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The Scottish Nation

SMIBERT, JOHN, an eminent artist, whose works are described as having had a powerful and lasting influence on the arts of design in America, was born in the Grassmarket, Edinburgh, about 1684. His father was a dyer. He served his apprenticeship to a house-painter in his native city; but, anxious to raise himself above that humble occupation, he repaired to London, where, for subsistence, he was at first obliged to work for coach-painters. He was subsequently employed in copying pictures for dealers, and obtained admittance into the academy. After pursuing his studies there for some time, he found means to visit Italy, where he spent three years in copying Raphael, Titian, Vandyck, and Reubens, and became the fellow-traveller of the celebrated Dean Berkeley, afterwards bishop of Cloyne, in Ireland. While at Florence he was engaged by the grand duke of Tuscany to paint two or three Siberian Tartars presented to his highness by the Czar of Russia. On his return to England his improvement was so great that he soon obtained a large share of business.

In 1728, when his friend Dr. Berkeley went to America to found a university in the Island of Bermuda, for the conversion of the American savages to Christianity, he took Smibert with him as professor of drawing, painting, and architecture, in his intended institution; and with this learned and philanthropic individual he resided for two years at Newport, Rhode Island. A large painting by Smibert, representing Berkeley and some of his family, with the artist himself, on their first landing in America, is shown at Yale College, being, it is believed, the first picture of more than a single figure ever painted in the United States.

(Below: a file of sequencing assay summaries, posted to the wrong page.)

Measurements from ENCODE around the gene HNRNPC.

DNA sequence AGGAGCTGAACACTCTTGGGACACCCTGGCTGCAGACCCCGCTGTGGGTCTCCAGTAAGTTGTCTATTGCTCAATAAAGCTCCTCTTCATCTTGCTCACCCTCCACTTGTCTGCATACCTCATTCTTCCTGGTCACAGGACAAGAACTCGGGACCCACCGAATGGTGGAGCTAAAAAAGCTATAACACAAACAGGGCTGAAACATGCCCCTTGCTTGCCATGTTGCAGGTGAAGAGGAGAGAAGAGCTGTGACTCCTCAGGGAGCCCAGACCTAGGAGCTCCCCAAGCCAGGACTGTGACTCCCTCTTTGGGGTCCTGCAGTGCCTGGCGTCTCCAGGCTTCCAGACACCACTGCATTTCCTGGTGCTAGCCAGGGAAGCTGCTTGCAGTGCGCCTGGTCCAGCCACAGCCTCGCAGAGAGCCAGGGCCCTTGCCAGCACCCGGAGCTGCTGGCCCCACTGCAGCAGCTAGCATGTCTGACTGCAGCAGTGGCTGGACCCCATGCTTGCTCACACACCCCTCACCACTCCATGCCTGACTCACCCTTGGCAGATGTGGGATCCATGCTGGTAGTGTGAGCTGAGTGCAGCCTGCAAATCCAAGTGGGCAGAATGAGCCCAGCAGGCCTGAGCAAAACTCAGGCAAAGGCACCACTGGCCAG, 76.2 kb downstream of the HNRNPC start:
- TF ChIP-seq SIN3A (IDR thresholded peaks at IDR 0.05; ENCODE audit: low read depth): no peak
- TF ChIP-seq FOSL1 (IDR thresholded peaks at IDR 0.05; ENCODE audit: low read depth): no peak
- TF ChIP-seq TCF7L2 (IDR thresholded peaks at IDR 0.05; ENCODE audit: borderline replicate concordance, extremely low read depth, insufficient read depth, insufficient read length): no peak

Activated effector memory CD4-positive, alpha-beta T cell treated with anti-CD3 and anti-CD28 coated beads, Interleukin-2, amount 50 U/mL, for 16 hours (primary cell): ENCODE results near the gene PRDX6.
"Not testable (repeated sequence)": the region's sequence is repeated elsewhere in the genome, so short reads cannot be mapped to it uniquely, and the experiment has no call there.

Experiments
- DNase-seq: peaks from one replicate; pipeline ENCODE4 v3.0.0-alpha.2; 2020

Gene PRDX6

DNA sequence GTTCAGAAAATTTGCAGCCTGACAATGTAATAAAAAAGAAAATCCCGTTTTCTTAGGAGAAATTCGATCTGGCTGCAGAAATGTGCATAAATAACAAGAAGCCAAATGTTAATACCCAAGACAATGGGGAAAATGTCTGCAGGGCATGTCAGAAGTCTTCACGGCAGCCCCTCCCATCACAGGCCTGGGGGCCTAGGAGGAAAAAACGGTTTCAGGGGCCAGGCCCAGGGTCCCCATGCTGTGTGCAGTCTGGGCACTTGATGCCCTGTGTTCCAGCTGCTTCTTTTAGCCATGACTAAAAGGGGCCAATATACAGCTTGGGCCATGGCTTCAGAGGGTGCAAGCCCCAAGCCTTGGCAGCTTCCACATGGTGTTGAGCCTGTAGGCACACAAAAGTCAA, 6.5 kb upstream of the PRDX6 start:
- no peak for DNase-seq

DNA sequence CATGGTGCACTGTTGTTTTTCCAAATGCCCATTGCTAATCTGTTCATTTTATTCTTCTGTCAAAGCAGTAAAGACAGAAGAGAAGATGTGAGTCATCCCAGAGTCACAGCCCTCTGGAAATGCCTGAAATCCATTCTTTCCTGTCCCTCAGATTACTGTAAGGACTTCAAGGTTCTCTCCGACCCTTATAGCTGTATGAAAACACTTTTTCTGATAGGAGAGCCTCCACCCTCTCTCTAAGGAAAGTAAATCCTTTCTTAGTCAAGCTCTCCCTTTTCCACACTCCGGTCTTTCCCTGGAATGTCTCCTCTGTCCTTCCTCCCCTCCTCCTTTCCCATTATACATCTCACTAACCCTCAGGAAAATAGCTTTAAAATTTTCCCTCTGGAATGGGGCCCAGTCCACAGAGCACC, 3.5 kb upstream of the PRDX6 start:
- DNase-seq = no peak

Being disappointed in obtaining assistance from England, Berkeley abandoned his project of a university, and after his return to Britain Smibert settled at Boston in New England, where he married a daughter of Dr. Williams, the Latin school-master of that town, by whom he had two children. He acquired considerable fortune and a high reputation by his art, and died there in 1751. His son, Nathaniel, who died young, was also an artist of much promise. Some account of Smibert, who was an acquaintance and correspondent of Allan Ramsay, will be found in Walpole’s ‘Anecdotes of Painting,’ and in Dunlap’s valuable ‘History of the Rise and Progress of the Arts of Design in the United States.’

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